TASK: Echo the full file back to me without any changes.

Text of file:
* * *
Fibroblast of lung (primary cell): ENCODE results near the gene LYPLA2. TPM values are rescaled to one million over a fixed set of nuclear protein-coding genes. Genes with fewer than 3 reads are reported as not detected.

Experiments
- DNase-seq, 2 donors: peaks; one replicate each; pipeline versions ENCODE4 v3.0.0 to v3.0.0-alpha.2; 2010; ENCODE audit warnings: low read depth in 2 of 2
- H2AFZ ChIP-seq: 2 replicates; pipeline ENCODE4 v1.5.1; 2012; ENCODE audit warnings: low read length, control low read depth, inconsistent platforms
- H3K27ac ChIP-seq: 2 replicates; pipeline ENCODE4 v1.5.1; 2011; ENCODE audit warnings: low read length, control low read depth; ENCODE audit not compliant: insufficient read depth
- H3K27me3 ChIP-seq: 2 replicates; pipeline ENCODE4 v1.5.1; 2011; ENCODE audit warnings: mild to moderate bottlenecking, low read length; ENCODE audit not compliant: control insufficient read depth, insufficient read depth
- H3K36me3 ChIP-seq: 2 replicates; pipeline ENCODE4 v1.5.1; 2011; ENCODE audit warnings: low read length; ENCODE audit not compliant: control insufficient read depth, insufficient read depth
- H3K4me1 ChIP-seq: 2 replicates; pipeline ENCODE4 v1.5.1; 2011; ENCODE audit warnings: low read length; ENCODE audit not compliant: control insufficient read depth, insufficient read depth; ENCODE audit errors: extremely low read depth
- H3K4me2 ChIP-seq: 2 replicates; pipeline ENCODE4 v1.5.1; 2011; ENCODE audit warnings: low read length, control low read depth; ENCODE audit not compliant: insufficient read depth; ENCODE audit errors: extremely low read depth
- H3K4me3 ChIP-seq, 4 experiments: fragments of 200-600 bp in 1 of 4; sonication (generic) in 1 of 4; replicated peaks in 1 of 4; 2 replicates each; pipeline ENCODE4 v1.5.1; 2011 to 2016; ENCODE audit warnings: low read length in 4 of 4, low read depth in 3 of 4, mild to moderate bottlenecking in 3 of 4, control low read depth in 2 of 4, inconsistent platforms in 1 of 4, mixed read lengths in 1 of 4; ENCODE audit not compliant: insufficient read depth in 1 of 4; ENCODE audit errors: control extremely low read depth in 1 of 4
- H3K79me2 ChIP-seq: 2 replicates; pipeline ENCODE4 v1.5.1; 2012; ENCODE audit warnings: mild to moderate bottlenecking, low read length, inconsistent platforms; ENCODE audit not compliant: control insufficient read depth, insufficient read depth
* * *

Fibroblast of lung (primary cell): ENCODE results near the gene LYPLA2. TPM values are rescaled to one million over a fixed set of nuclear protein-coding genes. Genes with fewer than 3 reads are reported as not detected.

Experiments
- DNase-seq, 2 donors: peaks; one replicate each; pipeline versions ENCODE4 v3.0.0 to v3.0.0-alpha.2; 2010; ENCODE audit warnings: low read depth in 2 of 2
- H2AFZ ChIP-seq: 2 replicates; pipeline ENCODE4 v1.5.1; 2012; ENCODE audit warnings: low read length, control low read depth, inconsistent platforms
- H3K27ac ChIP-seq: 2 replicates; pipeline ENCODE4 v1.5.1; 2011; ENCODE audit warnings: low read length, control low read depth; ENCODE audit not compliant: insufficient read depth
- H3K27me3 ChIP-seq: 2 replicates; pipeline ENCODE4 v1.5.1; 2011; ENCODE audit warnings: mild to moderate bottlenecking, low read length; ENCODE audit not compliant: control insufficient read depth, insufficient read depth
- H3K36me3 ChIP-seq: 2 replicates; pipeline ENCODE4 v1.5.1; 2011; ENCODE audit warnings: low read length; ENCODE audit not compliant: control insufficient read depth, insufficient read depth
- H3K4me1 ChIP-seq: 2 replicates; pipeline ENCODE4 v1.5.1; 2011; ENCODE audit warnings: low read length; ENCODE audit not compliant: control insufficient read depth, insufficient read depth; ENCODE audit errors: extremely low read depth
- H3K4me2 ChIP-seq: 2 replicates; pipeline ENCODE4 v1.5.1; 2011; ENCODE audit warnings: low read length, control low read depth; ENCODE audit not compliant: insufficient read depth; ENCODE audit errors: extremely low read depth
- H3K4me3 ChIP-seq, 4 experiments: fragments of 200-600 bp in 1 of 4; sonication (generic) in 1 of 4; replicated peaks in 1 of 4; 2 replicates each; pipeline ENCODE4 v1.5.1; 2011 to 2016; ENCODE audit warnings: low read length in 4 of 4, low read depth in 3 of 4, mild to moderate bottlenecking in 3 of 4, control low read depth in 2 of 4, inconsistent platforms in 1 of 4, mixed read lengths in 1 of 4; ENCODE audit not compliant: insufficient read depth in 1 of 4; ENCODE audit errors: control extremely low read depth in 1 of 4
- H3K79me2 ChIP-seq: 2 replicates; pipeline ENCODE4 v1.5.1; 2012; ENCODE audit warnings: mild to moderate bottlenecking, low read length, inconsistent platforms; ENCODE audit not compliant: control insufficient read depth, insufficient read depth